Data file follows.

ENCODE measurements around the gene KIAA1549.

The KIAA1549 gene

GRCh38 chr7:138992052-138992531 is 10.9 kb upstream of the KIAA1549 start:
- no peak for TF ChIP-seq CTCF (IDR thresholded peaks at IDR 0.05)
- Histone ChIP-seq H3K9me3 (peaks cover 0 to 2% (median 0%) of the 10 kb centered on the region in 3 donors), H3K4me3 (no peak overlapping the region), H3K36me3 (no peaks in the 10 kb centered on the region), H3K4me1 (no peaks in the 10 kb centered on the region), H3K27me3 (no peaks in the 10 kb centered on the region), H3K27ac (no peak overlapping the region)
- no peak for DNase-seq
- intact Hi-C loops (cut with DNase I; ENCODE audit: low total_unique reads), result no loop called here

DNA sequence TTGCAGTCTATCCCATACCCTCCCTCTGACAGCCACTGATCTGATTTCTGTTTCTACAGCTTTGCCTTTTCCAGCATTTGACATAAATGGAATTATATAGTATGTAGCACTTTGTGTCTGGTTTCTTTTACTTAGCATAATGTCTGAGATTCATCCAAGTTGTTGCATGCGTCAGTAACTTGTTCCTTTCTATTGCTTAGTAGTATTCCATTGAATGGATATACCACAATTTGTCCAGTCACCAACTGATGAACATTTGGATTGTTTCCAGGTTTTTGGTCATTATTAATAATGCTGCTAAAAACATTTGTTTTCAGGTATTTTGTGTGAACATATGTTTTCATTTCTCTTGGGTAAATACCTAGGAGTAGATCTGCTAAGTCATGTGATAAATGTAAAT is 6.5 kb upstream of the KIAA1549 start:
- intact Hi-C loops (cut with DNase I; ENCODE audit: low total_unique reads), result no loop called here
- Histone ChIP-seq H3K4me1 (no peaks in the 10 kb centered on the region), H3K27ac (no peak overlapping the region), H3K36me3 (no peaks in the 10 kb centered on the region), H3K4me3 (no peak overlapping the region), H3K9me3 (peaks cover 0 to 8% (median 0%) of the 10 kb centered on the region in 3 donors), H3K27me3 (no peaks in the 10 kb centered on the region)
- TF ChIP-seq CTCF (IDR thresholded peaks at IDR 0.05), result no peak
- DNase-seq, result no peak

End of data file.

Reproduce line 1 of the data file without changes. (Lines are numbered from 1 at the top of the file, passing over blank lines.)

ENCODE measurements around the gene KIAA1549.